The ride itself was also quite an adventure, as Matthews led us on to rarely traveled roads in his attempt to find the rhinos. We had to dodge tree branches and thorns and hold on as Matthews guided the truck up and down steep hills that had to be taken at speed in order to avoid getting stuck. Finally Matthews admitted defeat and headed back to the lodge, but on the way out we were given one last treat. A herd of a dozen or so elephants that had crashed through the electric fence was preparing to cross the road on their way from a nearby water hole, just as we were heading out. Matthews parked the truck and we watched as the herd crossed in front of us, a large male standing watch in the middle of the road as everyone else crossed behind him. A tiny baby, less than 6 months old, was barely visible as it crossed next to its mother, hugging her close in the presence of these strange creatures. After the family had crossed, a small juvenile male, barely more than a baby himself, doubled back, crashing through tree branches as he shook his head at us belligerently. When he sadly realized that he wasn’t quite as threatening as he thought (or as much as his thousand pound body probably warranted) he followed the rest of his family back into the forest to fight another day.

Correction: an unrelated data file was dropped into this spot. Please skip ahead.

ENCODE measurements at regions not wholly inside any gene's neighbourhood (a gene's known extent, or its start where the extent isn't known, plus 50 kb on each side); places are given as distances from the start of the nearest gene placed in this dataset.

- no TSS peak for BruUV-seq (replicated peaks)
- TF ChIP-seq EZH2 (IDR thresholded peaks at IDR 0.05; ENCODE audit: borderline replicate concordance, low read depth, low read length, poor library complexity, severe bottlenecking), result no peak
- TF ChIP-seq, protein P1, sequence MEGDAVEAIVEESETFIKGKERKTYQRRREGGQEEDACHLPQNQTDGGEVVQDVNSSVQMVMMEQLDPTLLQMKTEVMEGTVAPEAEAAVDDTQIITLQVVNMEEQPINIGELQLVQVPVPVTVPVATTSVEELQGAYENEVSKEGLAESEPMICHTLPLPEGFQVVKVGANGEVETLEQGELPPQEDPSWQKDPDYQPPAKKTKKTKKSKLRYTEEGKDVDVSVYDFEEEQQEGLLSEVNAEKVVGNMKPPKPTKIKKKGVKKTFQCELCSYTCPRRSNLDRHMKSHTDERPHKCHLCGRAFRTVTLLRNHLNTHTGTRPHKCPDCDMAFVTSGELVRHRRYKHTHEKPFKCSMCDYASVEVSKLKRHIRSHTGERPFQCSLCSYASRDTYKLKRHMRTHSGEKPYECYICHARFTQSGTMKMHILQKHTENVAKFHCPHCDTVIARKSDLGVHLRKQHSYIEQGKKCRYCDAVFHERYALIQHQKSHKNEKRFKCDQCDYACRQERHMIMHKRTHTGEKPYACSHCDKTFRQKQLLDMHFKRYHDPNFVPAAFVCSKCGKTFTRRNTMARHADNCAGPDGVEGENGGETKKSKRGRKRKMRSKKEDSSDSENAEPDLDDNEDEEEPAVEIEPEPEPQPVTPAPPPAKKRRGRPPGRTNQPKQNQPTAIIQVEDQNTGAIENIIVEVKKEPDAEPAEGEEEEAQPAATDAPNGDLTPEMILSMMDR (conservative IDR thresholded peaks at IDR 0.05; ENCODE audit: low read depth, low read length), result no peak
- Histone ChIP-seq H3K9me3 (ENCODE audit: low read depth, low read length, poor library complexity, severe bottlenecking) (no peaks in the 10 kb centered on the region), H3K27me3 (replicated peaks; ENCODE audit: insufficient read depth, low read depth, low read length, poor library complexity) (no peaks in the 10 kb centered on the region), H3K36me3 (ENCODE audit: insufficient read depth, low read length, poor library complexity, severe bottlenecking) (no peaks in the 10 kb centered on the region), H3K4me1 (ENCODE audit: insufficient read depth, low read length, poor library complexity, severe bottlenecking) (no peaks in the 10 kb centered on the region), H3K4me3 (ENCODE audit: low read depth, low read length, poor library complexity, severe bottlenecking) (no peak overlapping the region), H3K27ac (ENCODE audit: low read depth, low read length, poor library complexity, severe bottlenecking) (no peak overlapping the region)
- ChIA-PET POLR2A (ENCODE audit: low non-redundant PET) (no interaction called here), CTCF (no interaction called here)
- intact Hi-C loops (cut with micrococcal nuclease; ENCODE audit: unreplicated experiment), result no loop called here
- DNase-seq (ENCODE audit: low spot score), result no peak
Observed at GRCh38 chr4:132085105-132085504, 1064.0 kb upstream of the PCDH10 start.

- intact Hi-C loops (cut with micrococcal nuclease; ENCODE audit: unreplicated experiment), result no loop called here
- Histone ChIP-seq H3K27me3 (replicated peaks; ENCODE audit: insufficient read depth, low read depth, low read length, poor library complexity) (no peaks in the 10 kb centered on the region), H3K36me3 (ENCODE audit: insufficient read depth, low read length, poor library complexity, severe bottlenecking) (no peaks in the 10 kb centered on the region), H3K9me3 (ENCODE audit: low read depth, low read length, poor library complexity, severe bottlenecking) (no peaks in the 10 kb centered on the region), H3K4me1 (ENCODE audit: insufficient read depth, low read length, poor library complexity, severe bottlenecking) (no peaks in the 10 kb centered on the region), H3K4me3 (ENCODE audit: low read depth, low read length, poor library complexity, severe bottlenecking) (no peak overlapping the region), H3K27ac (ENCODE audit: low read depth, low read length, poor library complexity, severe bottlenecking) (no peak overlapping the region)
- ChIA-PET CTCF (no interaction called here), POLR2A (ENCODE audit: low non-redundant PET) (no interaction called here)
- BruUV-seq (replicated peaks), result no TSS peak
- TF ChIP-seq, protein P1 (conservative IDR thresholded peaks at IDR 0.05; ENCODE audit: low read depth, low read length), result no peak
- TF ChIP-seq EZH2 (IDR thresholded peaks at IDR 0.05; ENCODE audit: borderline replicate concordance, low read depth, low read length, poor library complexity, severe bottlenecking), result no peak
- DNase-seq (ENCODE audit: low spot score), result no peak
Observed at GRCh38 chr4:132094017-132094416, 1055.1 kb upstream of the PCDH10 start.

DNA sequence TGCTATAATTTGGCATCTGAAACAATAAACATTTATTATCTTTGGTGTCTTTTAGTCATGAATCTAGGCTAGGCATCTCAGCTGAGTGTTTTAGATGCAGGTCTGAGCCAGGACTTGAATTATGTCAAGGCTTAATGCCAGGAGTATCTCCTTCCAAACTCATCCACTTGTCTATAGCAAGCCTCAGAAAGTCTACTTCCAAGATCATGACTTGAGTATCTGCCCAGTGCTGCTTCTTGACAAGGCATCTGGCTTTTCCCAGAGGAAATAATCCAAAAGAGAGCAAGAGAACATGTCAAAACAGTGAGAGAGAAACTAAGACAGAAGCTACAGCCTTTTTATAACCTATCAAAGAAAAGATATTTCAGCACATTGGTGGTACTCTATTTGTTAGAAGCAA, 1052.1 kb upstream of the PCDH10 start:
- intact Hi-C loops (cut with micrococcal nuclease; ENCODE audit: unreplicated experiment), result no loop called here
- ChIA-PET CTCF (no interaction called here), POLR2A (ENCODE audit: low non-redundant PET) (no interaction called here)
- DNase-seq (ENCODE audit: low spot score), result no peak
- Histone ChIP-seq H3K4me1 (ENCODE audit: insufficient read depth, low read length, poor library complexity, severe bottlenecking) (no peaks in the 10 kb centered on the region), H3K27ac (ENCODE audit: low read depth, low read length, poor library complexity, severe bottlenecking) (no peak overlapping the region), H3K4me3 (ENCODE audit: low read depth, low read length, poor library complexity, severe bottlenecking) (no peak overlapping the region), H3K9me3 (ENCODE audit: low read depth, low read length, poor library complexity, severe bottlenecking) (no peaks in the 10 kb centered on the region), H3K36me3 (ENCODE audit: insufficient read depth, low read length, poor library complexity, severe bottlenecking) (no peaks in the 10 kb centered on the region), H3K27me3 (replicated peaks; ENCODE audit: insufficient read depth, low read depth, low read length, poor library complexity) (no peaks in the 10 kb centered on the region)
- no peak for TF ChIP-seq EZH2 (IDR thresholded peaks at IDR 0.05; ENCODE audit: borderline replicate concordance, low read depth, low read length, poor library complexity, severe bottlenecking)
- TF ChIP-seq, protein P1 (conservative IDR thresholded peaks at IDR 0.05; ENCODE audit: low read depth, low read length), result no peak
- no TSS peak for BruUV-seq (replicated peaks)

Soon it was time to go back across the river and to return to the villages of Sakata, before our team flew out the next day. We were so grateful for the chance to go on Safari and to see these beautiful animals in their stunning home by the picturesque Shire River and sad to have to say goodbye to the people that had made the past week so memorable.